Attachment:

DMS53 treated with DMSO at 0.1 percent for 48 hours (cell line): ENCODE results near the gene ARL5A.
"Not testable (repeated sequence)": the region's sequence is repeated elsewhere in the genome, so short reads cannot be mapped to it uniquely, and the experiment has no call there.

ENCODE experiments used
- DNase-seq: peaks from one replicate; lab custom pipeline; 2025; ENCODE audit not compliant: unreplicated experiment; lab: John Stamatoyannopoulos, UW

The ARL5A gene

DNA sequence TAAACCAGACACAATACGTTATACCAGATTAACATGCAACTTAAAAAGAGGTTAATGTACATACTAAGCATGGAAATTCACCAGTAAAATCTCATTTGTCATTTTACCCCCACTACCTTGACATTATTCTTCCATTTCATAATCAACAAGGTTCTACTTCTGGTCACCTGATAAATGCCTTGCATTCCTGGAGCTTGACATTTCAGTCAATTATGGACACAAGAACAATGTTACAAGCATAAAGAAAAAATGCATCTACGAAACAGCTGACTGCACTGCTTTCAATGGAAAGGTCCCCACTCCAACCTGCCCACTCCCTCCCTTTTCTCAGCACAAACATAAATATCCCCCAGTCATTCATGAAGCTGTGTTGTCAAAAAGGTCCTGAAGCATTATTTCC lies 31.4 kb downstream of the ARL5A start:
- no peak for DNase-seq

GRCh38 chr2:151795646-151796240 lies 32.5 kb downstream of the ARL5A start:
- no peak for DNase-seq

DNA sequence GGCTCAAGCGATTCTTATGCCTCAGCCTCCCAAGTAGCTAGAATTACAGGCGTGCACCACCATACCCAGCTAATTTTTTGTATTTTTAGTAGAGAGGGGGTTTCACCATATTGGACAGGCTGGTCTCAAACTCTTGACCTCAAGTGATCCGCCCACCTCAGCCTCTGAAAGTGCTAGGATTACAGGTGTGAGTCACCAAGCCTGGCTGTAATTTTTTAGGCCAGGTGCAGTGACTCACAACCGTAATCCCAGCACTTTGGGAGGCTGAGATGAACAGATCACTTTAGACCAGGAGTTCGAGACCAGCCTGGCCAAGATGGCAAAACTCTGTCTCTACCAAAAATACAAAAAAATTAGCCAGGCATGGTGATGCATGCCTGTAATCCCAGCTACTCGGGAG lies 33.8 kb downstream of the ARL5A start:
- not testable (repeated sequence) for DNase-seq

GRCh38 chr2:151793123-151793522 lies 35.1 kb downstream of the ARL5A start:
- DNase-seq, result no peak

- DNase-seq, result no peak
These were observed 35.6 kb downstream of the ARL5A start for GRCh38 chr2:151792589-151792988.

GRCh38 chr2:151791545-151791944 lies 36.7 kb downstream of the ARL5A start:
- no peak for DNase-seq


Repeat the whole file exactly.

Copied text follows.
DMS53 treated with DMSO at 0.1 percent for 48 hours (cell line): ENCODE results near the gene ARL5A.
"Not testable (repeated sequence)": the region's sequence is repeated elsewhere in the genome, so short reads cannot be mapped to it uniquely, and the experiment has no call there.

ENCODE experiments used
- DNase-seq: peaks from one replicate; lab custom pipeline; 2025; ENCODE audit not compliant: unreplicated experiment; lab: John Stamatoyannopoulos, UW

The ARL5A gene

DNA sequence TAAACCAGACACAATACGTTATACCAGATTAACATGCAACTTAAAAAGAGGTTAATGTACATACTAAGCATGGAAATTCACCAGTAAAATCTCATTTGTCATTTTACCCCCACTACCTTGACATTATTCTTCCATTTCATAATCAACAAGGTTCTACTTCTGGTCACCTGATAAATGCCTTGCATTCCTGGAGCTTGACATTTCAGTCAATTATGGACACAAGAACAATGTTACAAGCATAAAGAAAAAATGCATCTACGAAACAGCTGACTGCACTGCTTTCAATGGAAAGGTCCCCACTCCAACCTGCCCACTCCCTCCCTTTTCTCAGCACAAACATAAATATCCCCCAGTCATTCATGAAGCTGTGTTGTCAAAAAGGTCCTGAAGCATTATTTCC lies 31.4 kb downstream of the ARL5A start:
- no peak for DNase-seq

GRCh38 chr2:151795646-151796240 lies 32.5 kb downstream of the ARL5A start:
- no peak for DNase-seq

DNA sequence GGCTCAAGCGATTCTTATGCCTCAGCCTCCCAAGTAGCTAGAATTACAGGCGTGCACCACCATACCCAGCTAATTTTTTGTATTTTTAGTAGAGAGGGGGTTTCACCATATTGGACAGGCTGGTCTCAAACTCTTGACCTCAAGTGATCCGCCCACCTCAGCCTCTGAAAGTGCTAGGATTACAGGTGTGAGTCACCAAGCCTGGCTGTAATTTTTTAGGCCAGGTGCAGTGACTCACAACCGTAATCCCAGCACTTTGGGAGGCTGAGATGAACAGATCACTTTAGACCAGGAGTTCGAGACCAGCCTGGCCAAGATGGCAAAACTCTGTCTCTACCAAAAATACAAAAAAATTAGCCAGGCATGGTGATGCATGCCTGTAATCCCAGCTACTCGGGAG lies 33.8 kb downstream of the ARL5A start:
- not testable (repeated sequence) for DNase-seq

GRCh38 chr2:151793123-151793522 lies 35.1 kb downstream of the ARL5A start:
- DNase-seq, result no peak

- DNase-seq, result no peak
These were observed 35.6 kb downstream of the ARL5A start for GRCh38 chr2:151792589-151792988.

GRCh38 chr2:151791545-151791944 lies 36.7 kb downstream of the ARL5A start:
- no peak for DNase-seq